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Thousands of people demonstrated in the streets of France on Saturday for the sixth weekend in a row to protest against the coronavirus health pass. This comes amid concern from rights groups about anti-Semitic sentiment within the movement. The interior ministry has already launched several investigations.
Saturday's protests in cities across France were called for the sixth weekend in a row to denounce a new health pass system announced by President Emmanuel Macron that they see as unfairly restricting the rights of the "unvaccinated".
Under the system, introduced progressively since mid-July, anyone wishing to enter a restaurant, theatre, cinema, long-distance train, or large shopping centre must show proof of vaccination or a negative test.
Around 200,000 people have marched in previous weekends, according to interior ministry figures, while organisers claim the real number is nearly double that.
At the head of the Paris march in the early afternoon, a few hundred people held up flags and banners with the word "Liberty" on them while shouting "Macron! We don't want your pass!"
The government insists the pass is necessary to encourage vaccination uptake and avoid a fourth national lockdown, with the unjabbed making up eight or nine out of every 10 Covid-19 patients admitted to hospital.
The protest movement has brought together conspiracy theorists, anti-vaxxers, former members of the "Yellow Vest" anti-government movement, as well as people concerned that the system unfairly creates a two-tier society.
Far-right leader Florian Philippot, who has accused Macron of turning France into a dictatorship and likened the health pass to apartheid, was at the Paris rally on Saturday.
The anti-health pass movement has been marked from the beginning by slogans and symbols that have been denounced by Jewish groups and anti-racism campaigners.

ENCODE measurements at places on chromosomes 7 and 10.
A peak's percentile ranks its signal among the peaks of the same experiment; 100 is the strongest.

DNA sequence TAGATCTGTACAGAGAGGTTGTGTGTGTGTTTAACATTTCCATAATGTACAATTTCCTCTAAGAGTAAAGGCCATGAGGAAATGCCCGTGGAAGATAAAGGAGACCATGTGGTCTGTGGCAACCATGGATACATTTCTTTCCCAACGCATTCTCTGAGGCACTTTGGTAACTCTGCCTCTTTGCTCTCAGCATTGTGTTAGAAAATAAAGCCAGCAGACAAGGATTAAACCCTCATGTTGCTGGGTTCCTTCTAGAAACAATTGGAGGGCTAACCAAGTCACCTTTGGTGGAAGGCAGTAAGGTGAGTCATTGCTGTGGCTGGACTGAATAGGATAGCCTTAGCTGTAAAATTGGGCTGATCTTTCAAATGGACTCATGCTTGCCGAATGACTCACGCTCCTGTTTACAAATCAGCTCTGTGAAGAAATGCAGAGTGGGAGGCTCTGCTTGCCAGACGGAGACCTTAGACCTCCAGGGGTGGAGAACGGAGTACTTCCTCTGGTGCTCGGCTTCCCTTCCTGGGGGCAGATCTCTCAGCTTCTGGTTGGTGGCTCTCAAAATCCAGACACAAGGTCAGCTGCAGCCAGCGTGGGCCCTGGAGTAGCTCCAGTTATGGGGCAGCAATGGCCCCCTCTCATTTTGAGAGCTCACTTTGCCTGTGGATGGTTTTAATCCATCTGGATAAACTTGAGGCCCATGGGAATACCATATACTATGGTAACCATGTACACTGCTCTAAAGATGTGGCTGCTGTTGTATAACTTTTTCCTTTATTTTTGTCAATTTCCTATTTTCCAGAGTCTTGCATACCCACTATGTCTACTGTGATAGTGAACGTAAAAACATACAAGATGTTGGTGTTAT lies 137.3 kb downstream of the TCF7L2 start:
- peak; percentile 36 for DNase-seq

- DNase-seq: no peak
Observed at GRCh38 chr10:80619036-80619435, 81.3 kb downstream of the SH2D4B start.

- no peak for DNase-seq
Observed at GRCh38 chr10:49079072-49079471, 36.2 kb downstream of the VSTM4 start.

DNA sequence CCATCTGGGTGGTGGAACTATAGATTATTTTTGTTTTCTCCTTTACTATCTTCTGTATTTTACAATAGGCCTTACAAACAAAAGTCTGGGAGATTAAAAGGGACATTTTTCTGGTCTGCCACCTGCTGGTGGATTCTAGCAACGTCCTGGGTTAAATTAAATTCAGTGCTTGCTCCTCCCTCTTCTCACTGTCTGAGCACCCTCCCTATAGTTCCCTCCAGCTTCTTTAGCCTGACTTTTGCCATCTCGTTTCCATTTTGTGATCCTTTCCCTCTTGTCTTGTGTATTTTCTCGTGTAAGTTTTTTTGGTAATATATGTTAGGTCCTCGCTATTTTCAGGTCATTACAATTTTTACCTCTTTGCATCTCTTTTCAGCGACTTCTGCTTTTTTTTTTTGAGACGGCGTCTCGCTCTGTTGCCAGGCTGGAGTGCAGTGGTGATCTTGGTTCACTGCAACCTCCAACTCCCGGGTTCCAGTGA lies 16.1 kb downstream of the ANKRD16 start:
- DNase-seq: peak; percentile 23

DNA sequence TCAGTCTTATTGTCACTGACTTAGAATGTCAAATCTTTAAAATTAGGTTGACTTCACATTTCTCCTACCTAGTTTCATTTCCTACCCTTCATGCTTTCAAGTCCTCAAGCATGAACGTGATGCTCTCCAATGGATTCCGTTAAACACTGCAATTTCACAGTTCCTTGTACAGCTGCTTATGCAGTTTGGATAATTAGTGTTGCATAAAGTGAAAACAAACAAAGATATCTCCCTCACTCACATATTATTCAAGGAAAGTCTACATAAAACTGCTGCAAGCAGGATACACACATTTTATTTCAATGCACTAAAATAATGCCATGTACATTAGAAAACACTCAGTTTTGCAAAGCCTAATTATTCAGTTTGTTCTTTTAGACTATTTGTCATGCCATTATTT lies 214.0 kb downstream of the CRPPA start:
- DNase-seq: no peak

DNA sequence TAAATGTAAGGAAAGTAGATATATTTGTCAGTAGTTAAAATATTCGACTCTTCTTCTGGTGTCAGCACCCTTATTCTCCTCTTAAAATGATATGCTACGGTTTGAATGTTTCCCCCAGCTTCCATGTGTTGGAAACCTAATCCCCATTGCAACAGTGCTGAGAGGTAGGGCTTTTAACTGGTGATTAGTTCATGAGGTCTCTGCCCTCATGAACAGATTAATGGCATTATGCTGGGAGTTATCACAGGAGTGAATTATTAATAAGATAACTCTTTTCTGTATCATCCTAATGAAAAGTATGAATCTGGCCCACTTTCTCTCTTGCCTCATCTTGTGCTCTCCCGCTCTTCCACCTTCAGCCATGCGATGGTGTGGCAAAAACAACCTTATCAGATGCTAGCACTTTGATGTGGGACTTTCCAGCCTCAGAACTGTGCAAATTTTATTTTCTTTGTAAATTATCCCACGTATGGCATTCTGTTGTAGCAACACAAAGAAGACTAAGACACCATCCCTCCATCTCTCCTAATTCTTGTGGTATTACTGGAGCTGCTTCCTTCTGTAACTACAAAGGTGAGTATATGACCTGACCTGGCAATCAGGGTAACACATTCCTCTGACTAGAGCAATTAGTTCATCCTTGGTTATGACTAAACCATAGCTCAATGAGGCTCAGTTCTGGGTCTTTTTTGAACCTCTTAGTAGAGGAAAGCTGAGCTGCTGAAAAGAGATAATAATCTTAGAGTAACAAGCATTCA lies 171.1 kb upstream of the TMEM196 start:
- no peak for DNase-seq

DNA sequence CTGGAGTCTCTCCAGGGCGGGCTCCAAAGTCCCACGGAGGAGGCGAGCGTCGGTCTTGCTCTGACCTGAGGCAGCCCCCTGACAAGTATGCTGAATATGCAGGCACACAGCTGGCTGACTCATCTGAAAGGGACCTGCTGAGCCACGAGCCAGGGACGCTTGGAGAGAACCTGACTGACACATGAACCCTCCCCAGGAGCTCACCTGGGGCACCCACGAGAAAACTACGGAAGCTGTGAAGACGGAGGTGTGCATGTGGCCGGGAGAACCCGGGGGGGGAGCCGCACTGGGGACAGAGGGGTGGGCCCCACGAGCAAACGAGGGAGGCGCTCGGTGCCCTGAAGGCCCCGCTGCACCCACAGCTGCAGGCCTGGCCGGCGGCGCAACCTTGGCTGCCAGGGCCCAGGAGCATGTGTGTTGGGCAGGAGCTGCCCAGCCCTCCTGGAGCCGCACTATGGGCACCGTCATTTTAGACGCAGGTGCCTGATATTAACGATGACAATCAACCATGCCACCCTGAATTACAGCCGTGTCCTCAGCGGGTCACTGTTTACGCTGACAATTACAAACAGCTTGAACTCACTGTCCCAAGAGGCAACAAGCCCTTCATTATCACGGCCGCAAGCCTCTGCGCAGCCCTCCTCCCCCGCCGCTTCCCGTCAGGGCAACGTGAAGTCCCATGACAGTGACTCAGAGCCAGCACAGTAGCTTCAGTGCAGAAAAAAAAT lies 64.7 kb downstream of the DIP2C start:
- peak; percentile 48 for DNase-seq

Some protesters have worn yellow stars similar to the ones that the Nazi regime forced Jews to display during World War II, leading to condemnation from Holocaust survivors for the offensive comparison.
Others have been photographed holding up signs with the word "Qui?" (meaning "Who?"), a coded reference to Jews who are accused of spreading Covid propaganda through the media and profiting from vaccination campaigns.
The Interior minister Gérald Darmanin said he was nevertheless concerned about the appearance in these demonstrations of some anti-Semitic signs, "fuelled by conspiracy theories, calls to racial hatred" that are the subject of several judicial investigations.
"I will not let it pass and I have given instructions to the prefects so that there will be no more absolutely unacceptable antisemitic demonstrations".
"As long as the demonstrations are held with respect for the police, the gendarmes and the public good, people have the right to demonstrate, whether there are 100,000 or 300,000 of them," added Darmanin.
'Don't touch my children'
Opponents of the health pass - which they see as "a disguised vaccination obligation", a "disproportionate" or "discriminatory" measure - are also up in arms against the possible extension of vaccination to under-12s, with the slogan "Don't touch my children".
This measure is "not topical" in France, Education minister Jean-Michel Blanquer said on Thursday.
The 12-17 year old have been able to be vaccinated since mid-June and 55% of them have already received a dose.
Another watchword, relayed by far-right leader Philippot is the support for Professor Didier Raoult, promoter of a controversial treatment for Covid-19 patients, after the director of the Assistance Publique-Hôpitaux de Marseille, said it was time to find him a successor at the head of the IHU Méditerranée Infection.
While Raoult has stated his support for the "systematic vaccination of healthworkers", one of his recent videos appeared to cast doubt on the efficacy of vaccination as a weapon to fight the pandemic.
Many of his supporters were among the marchers on Saturday.